Jay Ferguson and Sara Gilbert
Photo: Eric McCandless (ABC)

It’s hard to say what was the focus—having an A and B story is typical, but the A and B stories of “Preemies, Weed And Infidelity” comes across as B and C stories. Darlene can’t make up her mind whether she wants to actually move on with Ben, or if she’d rather work out her issues with David. Her dilemma might have landed better if we’d seen David at some point; instead, all we had to go on was Jay Ferguson’s great head of hair, which puts a tick in his column. The other problem is that Gilbert crackles far more when she’s around Conners or even her aimless ex, not the owner of a weird media company.

The highlight of the episode is, naturally, a conversation between Darlene and Dan. Darlene returns to the house under the guise of catching her breath between work and hospital visits, but the truth is she’s pissed at her dad for still being oblivious. There were a lot of issues and fights Dan ignored or avoided while Darlene, Becky, and D.J. were growing up (look, the show doesn’t speak of Jerry, so neither will I); the fact that he chose to ignore and evade seems to incense Darlene. But Dan isn’t about to take her criticism, either; he tells her she needs to step up and be a parent, neatly eliding the way she seems to have taken on the head of household role, because he’s already “raised” his kids. This debate isn’t really settled before the end of the episode, but The Conners’ ability to uncover a festering wound in the middle of everything else that’s going on is impressive. Darlene knows all too well the burdens her mother took on and her father was free to elude; I get the feeling this will come back around to her relationship with David, given that she told him he needs to be more present in their kids’ lives, especially when they’re at his house.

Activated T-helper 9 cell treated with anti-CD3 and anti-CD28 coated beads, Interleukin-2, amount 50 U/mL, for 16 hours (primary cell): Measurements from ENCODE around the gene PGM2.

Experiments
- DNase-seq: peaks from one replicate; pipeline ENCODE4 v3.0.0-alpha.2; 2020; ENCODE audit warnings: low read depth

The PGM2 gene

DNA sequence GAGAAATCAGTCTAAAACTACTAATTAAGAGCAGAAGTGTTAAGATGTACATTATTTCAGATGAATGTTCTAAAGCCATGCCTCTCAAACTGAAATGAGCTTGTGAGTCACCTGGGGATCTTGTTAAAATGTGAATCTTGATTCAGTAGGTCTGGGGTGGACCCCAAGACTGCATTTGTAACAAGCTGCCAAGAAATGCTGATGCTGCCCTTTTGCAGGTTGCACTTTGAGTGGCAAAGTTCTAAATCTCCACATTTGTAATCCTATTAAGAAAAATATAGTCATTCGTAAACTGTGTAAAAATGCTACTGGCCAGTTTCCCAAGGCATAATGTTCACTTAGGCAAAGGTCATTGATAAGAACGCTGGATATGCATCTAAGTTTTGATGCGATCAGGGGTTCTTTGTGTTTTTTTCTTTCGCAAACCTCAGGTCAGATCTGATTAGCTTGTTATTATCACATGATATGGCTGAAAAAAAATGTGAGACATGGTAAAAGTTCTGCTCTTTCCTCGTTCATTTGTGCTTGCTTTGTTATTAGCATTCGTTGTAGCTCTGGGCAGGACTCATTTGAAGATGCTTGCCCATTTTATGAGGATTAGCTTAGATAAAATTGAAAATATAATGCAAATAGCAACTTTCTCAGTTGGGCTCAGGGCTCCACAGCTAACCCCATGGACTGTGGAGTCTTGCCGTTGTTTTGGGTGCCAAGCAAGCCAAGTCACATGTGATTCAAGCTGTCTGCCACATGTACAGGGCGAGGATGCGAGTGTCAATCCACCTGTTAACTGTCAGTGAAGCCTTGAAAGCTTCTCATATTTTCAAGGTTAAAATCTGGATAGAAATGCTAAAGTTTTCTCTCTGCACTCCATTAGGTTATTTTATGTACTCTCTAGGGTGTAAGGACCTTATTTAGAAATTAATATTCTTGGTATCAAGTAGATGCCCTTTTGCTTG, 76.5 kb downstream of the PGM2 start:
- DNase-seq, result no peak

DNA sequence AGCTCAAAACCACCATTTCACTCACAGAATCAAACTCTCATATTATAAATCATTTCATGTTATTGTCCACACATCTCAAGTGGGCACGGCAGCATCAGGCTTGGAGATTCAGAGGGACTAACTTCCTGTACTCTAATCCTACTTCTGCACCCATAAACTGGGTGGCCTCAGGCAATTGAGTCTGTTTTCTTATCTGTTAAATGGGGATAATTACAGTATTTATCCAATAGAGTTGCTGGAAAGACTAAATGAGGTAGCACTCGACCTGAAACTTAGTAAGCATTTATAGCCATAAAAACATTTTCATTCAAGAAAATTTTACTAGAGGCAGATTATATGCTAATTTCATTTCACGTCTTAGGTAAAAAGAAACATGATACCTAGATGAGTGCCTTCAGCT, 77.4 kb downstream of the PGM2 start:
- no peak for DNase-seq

That moment is really the only time that everything comes together in “Preemies, Weed And Infidelity,” but it’s enough to make the premiere above average. More important, for the first time, we can judge the show entirely on its own merits and not in relation to its departed family member/castmate.

Stray observations

  • “You don’t need to have kids to give your life meaning.” “Good luck getting a man with that attitude!” Of all of Bev’s backwards-thinking lines, this one made me chuckle.
  • A “kale is a garnish, not a food” joke in 2019? Groundbreaking.
  • My screener didn’t include credits, and IMDb doesn’t currently list the episode writer, but I will fill in after I’ve seen the broadcast.
  • Emma Kenney continues to look underwhelmed, possibly because these shenanigans are nothing compared to those of her other TV family.
  • If you want more of John Goodman as a family man, check out The Righteous Gemstones.
  • As far as Emilio’s deportation storyline goes, I know it’s supposed to be timely, but I wish more producers and writers would realize that you don’t need to make every Latinx character’s story one about immigration. It’s a vital story, one I’ve written about through the lens of TV before. But it isn’t the only one.
  • Katey Sagal will return as Louise, an old friend of Dan’s (and possibly more), later this season.
  • Thanks for reading this premiere recap! We’ll be dropping in at the midseason and finale points as well.